Gov. Cuomo awarded Downtown business-boosters a $10-million dollar check on Tuesday after they won a state competition to revitalize downtown neighborhoods, money he says will help pay for a plan to better fuse the neighborhood to the surrounding area.
“This $10-million investment will connect cultural hubs to surrounding neighborhoods and further expand job and economic opportunities in the region, creating a stronger, more viable Brooklyn for generations to come,” he said.
The Downtown Brooklyn Partnership, Borough President Adams, and the Dumbo Business Improvement District plan to use a chunk of prize money to kick-start their “Brooklyn Strand” plan, which would construct a series of public parks and public spaces, making America’s Downtown even more walkable.
The Beep and the two business-boosting groups outlined in their application three areas from Borough Hall to Brooklyn Bridge Park where they’d like to improve bike and pedestrian pathways, as part of the long-term initiative created by the Downtown Brooklyn Partnership and first announced by Mayor DeBlasio in 2014, but in the planning stages for much longer.
“It’s incredibly gratifying that the State recognizes the Brooklyn Strand’s promise and potential to connect Downtown Brooklyn residents with jobs and to help create a public realm worthy of the significant public and private investments made in Downtown Brooklyn over the past decade,” said Regina Myer, head of the Partnership.
The first phase focuses on revamping the dilapidated Commodore Barry Park by removing the unwelcoming fences that surrounds it along Navy Street, installing more lighting in the ball fields, and laying down a track — the plan also envisions creating a new public plaza at the intersection of Tillary and Navy streets.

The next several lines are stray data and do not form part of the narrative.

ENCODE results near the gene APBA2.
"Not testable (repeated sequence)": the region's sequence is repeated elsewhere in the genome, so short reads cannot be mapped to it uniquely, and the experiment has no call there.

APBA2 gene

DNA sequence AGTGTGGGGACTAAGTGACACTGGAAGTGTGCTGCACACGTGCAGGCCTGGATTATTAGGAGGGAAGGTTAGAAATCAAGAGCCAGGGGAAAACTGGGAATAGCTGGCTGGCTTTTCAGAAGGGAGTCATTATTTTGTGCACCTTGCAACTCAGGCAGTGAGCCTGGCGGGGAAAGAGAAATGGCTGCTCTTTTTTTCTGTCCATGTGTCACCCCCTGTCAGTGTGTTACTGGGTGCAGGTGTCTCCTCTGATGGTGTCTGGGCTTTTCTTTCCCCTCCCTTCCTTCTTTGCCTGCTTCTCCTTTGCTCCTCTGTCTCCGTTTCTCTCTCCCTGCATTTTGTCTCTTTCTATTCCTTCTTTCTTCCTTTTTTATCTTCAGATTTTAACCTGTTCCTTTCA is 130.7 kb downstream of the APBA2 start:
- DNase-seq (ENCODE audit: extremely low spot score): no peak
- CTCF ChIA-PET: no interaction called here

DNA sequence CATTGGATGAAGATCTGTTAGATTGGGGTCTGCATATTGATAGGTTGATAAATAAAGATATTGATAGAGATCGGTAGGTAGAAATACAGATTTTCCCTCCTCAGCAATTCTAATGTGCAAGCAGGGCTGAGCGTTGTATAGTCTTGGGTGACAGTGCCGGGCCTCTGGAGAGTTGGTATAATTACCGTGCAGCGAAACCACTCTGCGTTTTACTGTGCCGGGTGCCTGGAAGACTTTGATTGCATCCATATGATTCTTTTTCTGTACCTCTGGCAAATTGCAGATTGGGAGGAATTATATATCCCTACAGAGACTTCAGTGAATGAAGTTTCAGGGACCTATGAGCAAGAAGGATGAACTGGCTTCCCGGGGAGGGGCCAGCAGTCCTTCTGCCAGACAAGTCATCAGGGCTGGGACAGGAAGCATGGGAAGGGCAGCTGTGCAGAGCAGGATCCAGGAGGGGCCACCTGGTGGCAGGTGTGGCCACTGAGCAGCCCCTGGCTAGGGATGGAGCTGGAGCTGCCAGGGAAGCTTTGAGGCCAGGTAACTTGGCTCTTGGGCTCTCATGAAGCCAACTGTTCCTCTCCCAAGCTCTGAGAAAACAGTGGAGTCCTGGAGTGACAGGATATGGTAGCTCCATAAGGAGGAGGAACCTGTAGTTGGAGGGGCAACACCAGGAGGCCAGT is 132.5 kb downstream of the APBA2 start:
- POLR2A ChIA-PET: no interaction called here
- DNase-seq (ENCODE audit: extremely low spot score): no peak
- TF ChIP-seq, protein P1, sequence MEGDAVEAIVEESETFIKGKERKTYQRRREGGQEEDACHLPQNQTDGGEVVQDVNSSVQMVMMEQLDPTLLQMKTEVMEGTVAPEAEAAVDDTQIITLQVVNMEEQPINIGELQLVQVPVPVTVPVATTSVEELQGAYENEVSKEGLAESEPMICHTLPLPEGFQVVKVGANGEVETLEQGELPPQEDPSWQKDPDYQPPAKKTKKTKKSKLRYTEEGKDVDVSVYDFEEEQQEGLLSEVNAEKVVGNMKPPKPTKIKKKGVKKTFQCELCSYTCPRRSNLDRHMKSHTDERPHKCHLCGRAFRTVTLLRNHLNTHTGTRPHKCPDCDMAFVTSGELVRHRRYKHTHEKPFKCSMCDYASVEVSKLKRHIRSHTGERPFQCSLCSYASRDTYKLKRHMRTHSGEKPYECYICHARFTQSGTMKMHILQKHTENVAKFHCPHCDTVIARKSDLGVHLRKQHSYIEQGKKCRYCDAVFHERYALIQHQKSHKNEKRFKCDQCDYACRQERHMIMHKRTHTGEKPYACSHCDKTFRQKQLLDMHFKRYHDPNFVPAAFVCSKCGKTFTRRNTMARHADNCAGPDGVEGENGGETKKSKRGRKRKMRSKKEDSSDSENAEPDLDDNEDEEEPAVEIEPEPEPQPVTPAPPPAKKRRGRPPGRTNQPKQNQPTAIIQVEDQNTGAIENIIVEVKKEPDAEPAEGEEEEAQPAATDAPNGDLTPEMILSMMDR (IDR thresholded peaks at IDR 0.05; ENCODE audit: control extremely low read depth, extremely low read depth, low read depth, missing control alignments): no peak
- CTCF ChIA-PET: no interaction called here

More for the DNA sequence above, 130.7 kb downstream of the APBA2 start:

The second phase focuses on Park Avenue, where bigwigs want to build a new crosswalk at St. Edwards Street that would connect the Ingersoll and Whitman Houses with Commodore Barry Park, along with installing new seating, lighting, plants, and more outdoor wifi and charging stations.
The third phase includes enhancing the neighborhood’s bike network, removing fences that enclose green spaces throughout, and improving pathways for two-wheelers and pedestrians, according to Adams.
“This funding will help advance a vision that has been more than a decade in the making, and it will further community dialogue to identify the most meaningful infrastructure investments that help make our shared vision of the Brooklyn Strand into a reality,” said the Beep.
But Cuomo’s check is a drop in the bucket compared to the estimated total price tag for the WXY Architecture-designed Brooklyn Strand, which could cost a whopping $200 million, according to a rep for the Downtown Brooklyn Partnership.
And if they have any cash to spare, the commerce-boosting groups also want allocate some cash towards educational and entrepreneurship programs in the district, according to the proposal.